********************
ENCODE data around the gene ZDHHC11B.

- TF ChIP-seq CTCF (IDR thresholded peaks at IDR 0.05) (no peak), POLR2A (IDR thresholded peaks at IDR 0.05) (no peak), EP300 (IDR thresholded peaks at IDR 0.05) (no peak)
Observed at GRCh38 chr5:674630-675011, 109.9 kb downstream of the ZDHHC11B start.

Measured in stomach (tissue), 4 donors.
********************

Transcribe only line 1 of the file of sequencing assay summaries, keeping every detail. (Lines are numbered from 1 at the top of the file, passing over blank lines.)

ENCODE data around the gene ZDHHC11B.